21. It seems like the same sort of weird deal as Fallout 4, which looked every inch a cross gen game but came out too late to make a PS360 version worth it. Starfield feels like it was originally conceived as a PS4/Xbox One game rather than anything built from the ground up to take advantage of the new gen machines. Bethesda’s development cycle has just gotten extremely out of sync with generational progression, which was a problem for Fallout 4 and will be a problem for this. Fallout 4 would have looked amazing if it had been released in 2014, but by the time it came out at the end of 2015 it felt very dated in the wake of Witcher 3 and MGS V. Biggest problem Starfield is going to have judging by that trailer is that open world games can’t skate by on janky combat and gameplay any more.
  22. I really didn’t expect that Starfield footage to set off so many alarm bells but fuck. The ‘hundreds of planets’ thing sounds good for a second but then you realise there’s no way to do that which isn’t procedural, which completely undercuts Bethesda’s main expertise of world building.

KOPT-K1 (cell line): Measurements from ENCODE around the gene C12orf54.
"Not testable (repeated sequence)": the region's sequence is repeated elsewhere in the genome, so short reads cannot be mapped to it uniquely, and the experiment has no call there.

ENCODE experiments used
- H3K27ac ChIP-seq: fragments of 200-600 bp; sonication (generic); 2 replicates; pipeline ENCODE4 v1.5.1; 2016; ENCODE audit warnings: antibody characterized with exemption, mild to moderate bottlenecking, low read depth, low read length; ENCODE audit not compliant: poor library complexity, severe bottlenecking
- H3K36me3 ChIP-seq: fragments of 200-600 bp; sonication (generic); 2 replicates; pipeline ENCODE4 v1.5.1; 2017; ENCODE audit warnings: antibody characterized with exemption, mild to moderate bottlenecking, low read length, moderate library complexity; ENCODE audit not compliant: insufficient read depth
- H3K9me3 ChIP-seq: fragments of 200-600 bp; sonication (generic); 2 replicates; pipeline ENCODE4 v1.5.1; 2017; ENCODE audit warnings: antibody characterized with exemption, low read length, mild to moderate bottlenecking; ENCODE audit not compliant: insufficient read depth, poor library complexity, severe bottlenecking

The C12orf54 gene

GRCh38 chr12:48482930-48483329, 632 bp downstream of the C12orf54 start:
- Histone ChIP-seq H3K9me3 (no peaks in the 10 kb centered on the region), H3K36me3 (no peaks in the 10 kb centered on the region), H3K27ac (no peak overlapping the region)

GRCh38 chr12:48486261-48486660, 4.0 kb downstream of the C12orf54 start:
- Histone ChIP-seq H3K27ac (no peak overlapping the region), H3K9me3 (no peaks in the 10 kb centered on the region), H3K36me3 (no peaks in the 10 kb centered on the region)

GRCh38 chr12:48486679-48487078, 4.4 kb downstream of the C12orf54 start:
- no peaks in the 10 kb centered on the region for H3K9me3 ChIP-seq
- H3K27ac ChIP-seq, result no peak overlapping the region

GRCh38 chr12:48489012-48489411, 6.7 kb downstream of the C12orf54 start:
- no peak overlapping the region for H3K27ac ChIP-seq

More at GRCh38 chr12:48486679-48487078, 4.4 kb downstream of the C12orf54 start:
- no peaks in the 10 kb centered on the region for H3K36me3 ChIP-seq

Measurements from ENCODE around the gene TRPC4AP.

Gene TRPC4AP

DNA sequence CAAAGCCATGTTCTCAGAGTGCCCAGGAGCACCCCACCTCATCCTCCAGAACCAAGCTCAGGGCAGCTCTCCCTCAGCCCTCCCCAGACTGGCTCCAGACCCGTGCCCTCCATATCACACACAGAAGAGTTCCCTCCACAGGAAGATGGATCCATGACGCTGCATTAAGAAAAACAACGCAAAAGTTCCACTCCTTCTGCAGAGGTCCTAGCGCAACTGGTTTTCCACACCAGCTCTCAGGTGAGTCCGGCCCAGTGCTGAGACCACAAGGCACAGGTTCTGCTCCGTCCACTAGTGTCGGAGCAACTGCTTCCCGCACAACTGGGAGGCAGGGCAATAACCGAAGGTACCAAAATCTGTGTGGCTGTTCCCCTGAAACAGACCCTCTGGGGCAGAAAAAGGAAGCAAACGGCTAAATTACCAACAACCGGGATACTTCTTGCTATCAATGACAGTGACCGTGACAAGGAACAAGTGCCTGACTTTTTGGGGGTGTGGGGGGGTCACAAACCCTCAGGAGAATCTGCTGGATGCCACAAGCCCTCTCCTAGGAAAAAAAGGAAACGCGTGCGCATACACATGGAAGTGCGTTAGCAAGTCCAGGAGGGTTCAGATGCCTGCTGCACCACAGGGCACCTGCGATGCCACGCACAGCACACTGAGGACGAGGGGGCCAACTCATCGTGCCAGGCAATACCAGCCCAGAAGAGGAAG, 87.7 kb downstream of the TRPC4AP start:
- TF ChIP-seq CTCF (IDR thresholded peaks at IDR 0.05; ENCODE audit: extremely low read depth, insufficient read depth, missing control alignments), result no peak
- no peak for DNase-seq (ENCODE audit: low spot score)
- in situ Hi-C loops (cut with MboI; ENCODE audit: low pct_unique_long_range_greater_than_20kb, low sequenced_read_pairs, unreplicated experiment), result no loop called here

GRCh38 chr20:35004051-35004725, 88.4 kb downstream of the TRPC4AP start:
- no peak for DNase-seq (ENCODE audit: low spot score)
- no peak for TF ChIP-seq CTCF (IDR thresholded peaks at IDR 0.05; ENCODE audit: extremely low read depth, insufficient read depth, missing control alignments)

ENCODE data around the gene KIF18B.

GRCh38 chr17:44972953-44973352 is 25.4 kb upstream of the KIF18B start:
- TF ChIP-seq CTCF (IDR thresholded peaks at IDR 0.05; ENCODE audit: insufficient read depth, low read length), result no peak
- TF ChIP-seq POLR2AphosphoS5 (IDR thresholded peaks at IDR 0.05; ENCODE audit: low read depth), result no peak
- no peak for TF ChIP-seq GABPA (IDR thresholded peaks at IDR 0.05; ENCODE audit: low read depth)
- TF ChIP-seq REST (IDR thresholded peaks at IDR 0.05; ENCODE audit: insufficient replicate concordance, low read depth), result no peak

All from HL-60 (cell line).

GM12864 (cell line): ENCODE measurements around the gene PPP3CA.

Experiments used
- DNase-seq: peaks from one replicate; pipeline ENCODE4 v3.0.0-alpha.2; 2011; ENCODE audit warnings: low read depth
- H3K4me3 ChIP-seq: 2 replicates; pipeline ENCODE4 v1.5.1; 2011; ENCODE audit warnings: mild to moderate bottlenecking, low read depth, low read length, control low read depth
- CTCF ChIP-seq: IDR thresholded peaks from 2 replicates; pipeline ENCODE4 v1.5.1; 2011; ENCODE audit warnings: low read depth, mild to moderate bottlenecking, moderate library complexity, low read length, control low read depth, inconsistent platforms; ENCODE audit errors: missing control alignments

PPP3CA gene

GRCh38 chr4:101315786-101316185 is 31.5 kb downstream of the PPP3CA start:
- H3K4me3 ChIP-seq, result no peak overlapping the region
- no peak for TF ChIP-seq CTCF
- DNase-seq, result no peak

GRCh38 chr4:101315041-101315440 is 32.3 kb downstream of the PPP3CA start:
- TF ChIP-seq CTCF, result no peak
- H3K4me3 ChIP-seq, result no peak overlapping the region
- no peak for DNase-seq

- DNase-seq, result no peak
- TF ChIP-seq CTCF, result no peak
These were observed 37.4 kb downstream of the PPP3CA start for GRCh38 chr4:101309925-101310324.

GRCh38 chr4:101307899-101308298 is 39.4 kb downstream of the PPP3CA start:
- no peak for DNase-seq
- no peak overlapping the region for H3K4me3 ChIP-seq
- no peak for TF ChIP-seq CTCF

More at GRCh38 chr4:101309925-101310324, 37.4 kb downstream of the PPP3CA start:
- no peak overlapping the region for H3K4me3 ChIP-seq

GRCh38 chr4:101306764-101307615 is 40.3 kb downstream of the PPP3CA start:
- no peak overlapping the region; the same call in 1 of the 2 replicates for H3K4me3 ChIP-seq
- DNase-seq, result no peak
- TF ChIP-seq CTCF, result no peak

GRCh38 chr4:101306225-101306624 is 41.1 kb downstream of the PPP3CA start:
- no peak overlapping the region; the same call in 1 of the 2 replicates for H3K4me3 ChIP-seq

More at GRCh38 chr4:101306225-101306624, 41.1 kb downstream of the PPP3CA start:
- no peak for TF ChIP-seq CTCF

23. Sony have gotten so thick with their marketing this generation. The core difference with this Last of Us remake is that it’s meant to have all the gameplay developments from part 2, which theoretically means we’re getting a whole new collection of amazing combat and stealth encounters. So instead of highlighting the new gameplay for the first trailer they just show mostly cutscenes that are graphical updates, which makes it look like a completely pointless endeavour.
  24. I love how familiar I’ve gotten with this world so far. It’s just brilliant the way way you can so often see such huge chunks of it from a distance and know how to get there. Did an evergaol in Altus Plateau last night and then luxuriated in the view - there’s the Liurnia Tower, there’s the Limgrave tower, there’s the Caelid one, there’s Stormveil, there’s Raya Lucaria. It’s exhilarating that you can still see places you’ve conquered hours and hours after you left them. It’s something that Rockstar are also absolute masters at - they push you to traverse their maps in a way that influences you to learn them inside and out. I could find my way around Vice City without a map even now. Elden Ring is one of the few other open worlds that captures this feeling.
  25. The castle has to be there. It’s the best 5-6 hour stretch in the game, or indeed any game ever. It’s actually preposterous when you look back and remember how many amazing moments are in that section.